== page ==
Fishermen, Farmers Win Right To Sue Shell for Oil Spills

March 03, 2016 at 10:31 am | News

Abena Agyeman-Fisher

Abena Agyeman-Fisher | Editor-in-chief, F2FA

March 03, 2016 at 10:31 am | News

A man samples crude oil at the bank of a polluted river in Bidere community in Ogoniland in Nigeria's delta region August 20, 2011. Picture taken August 20, 2011. REUTERS/Akintunde Akinleye

Ogoniland oil spill
With repeated oil spills that have allegedly ruined their livelihoods and quality of life, the fishermen and farmers of the Ogale and Bille communities in Ogoniland, Nigeria, have been granted permission to sue oil and gas company Royal Dutch Shell and the Shell Petroleum Development Company of Nigeria, reports the Guardian.

RELATED: BROTHER REMEMBERS ENVIRONMENTALIST KEN SARO-WIWA’S LEGACY 20 YEARS AFTER HANGING

A man samples crude oil at the bank of a polluted river in Bidere community in Ogoniland in Nigeria’s delta region August 20, 2011. Picture taken August 20, 2011. REUTERS/Akintunde Akinleye

Since at least 1989, Ogale, which is located in Rivers State, has endured oil spills that Shell has allegedly neglected — even more than two decades later — to clean up.

The uncleaned oil spills have allegedly had a devastating impact on the residents of the area: for both of the fishing communities, fishing is no longer an option and even farmland has been adversely affected due to the pollution.

Consequently, London lawyers Leigh Day, who secured $83.5 million in damages last year against Shell for Nigeria’s Bodo community, brought Shell’s alleged neglect to the attention of the British court.

“It is scandalous that four year after the United Nations Environment Programme report, Shell is yet to clean up its oil in either Ogale or Bille,” Daniel Leader, Leigh Day solicitor partner, said. “Our clients’ patience has now run out and we intend to force Shell to act since it is clear they have no intention of doing so on their own.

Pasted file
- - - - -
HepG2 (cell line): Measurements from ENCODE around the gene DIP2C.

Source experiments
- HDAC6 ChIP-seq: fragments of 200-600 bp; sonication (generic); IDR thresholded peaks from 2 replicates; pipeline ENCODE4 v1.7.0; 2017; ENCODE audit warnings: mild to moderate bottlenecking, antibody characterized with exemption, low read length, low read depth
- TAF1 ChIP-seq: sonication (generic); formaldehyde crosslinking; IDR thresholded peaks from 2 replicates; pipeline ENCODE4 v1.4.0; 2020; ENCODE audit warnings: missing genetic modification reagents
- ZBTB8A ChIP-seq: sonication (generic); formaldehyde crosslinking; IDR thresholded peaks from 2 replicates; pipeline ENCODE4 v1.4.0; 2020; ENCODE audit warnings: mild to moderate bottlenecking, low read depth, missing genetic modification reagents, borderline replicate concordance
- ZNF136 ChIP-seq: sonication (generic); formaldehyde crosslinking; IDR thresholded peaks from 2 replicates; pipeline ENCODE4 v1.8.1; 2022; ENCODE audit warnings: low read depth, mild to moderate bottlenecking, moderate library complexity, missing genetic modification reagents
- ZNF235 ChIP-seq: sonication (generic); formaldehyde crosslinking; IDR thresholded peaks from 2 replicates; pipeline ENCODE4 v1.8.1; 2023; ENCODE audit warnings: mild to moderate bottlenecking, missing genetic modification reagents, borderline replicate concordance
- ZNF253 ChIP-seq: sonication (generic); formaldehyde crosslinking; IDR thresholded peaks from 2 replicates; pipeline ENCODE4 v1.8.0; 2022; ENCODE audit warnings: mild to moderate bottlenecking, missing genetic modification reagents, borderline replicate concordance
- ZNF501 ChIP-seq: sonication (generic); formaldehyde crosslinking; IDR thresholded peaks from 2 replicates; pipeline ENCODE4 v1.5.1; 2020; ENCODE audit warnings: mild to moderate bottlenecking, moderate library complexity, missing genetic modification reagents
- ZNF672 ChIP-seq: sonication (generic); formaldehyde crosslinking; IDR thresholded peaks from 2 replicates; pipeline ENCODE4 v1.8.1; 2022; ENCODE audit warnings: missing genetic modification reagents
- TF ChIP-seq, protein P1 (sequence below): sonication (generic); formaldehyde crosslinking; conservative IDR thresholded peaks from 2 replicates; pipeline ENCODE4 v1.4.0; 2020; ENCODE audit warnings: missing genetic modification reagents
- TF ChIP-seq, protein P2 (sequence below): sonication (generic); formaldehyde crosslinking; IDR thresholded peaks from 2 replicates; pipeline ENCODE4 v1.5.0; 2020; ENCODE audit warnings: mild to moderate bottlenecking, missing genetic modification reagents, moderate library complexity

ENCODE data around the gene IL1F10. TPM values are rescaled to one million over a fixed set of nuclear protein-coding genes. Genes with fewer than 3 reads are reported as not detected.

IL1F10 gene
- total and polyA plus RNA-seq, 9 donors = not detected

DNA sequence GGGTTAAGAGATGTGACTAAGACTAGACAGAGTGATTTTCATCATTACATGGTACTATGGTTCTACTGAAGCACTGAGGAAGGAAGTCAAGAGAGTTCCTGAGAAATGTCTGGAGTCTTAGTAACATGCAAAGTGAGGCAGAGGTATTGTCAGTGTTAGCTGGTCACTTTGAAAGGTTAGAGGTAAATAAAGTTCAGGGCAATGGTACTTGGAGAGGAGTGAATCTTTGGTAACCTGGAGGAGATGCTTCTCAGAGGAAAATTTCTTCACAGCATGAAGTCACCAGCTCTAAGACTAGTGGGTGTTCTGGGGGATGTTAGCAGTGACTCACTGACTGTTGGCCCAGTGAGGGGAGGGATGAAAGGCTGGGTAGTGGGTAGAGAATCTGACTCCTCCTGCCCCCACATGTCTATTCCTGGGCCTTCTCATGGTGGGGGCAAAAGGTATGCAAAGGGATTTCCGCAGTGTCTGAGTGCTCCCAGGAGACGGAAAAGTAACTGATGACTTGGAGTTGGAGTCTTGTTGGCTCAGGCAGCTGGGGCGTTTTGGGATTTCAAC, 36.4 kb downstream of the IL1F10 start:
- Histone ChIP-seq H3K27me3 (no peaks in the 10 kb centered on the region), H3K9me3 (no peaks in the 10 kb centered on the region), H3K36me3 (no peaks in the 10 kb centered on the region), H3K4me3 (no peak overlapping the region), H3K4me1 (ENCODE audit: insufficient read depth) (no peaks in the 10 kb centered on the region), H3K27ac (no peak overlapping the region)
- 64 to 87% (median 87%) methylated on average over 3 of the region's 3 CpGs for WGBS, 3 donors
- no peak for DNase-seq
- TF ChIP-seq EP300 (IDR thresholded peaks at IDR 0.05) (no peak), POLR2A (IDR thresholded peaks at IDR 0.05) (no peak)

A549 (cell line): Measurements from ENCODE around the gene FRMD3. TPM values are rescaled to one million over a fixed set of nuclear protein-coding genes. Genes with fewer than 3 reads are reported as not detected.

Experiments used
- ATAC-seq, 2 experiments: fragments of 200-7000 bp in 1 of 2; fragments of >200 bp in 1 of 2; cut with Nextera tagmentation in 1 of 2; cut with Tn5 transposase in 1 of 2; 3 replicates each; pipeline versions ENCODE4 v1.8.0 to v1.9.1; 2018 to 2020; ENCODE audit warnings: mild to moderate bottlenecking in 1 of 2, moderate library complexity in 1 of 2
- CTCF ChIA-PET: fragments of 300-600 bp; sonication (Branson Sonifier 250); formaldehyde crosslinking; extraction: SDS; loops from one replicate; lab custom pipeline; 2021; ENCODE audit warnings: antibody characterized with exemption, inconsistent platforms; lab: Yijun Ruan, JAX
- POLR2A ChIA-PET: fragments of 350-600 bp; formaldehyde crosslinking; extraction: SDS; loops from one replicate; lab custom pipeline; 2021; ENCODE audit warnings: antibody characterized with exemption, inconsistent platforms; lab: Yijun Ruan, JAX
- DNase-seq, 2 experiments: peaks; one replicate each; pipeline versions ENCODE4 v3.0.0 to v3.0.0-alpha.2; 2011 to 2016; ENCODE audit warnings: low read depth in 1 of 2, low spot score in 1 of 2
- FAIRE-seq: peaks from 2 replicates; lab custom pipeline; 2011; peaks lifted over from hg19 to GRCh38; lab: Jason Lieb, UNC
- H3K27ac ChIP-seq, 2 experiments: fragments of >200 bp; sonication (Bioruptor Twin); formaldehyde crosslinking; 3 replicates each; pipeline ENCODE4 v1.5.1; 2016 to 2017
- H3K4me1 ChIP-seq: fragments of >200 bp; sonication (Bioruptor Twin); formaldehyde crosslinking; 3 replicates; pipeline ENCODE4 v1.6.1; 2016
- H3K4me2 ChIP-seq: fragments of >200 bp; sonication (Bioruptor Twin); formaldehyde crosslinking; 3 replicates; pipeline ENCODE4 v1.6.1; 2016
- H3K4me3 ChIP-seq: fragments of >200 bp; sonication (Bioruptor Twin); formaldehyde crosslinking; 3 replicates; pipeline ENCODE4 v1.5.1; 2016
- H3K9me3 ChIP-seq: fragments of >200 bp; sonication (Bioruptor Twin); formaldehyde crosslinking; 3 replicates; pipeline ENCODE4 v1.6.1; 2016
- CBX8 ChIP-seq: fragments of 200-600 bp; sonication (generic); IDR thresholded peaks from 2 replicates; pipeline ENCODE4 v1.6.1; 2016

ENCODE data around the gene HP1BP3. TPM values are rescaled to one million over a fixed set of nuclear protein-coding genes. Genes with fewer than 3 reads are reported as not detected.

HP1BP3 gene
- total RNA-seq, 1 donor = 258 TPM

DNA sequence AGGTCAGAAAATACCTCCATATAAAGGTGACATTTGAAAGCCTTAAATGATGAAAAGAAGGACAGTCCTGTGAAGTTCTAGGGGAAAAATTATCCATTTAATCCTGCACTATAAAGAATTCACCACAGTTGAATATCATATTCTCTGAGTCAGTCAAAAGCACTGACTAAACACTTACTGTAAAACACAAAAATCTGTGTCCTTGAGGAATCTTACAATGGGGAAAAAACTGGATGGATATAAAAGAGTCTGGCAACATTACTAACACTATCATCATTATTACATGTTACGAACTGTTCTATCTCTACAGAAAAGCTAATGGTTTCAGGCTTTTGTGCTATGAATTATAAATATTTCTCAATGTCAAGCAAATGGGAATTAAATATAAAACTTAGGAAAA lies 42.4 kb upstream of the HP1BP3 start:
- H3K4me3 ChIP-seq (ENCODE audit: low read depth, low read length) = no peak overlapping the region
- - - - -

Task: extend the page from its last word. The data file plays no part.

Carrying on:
“Given the extent of the damage, we believe that the cleanup costs for both communities will run into several hundred million pounds. The claims from the thousands of individuals affected by this pollution, could run into tens of millions of pounds given the impact on these communities.”

For its part, Shell maintains that the resulting pollution from oil spills is the fault of thieves and those who have sabotaged its operations.

Shell plans to challenge the lawsuit by questioning whether the English court has the jurisdiction to intervene in Nigerian matters.

Just last November, human rights activist and environmentalist Ken Saro-Wiwa (pictured) was Ken Saro Wiwamemorialized by his brother, Owens Wiwa.

On November 10, 1995, Ken was hanged for campaigning for his people’s land and rights with his Movement for the Survival of the Ogoni People (MOSOP) organization against Shell.

Writing of the impact Shell had on Ogoniland, Owens says:

I know what it is like to live amidst Shell’s oil operations. Ogoniland rests on some 1,000 square kilometers in the Niger Delta region of Southern Nigeria. In 1958, oil was discovered in Ogoniland and, over the next several decades, Shell became comfortable in its occupation, taking our centuries old home as though it were their own. But, where the Ogoni had practiced caretaking and stewardship for this place that fed and provided for us, Shell left a trail of environmental devastation and terrible health impacts on the people still living there.

The United Nations Environment Programme (UNEP) report on the environmental devastation in Ogoni lays the blame of ecological waste of my community firmly at Shell’s door and reports that it may take 25-30 years to clean up our environment….

The slow poisoning of the land and water began almost immediately. There were constant oil spills and uncontrolled flares. Once thriving fishing areas grew too toxic to support even the smallest creatures and the mangroves — acting as nurseries for marine life in its infancy — which were choked at the roots. Their once bountiful leaves stripped away, leaving behind only skeletons.

Read the rest of Ogoniland’s and Ken’s harrowing experiences here.

SEE ALSO: Nigerian Government Unearths Nearly 24,000 Fake Workers in Payroll Audit

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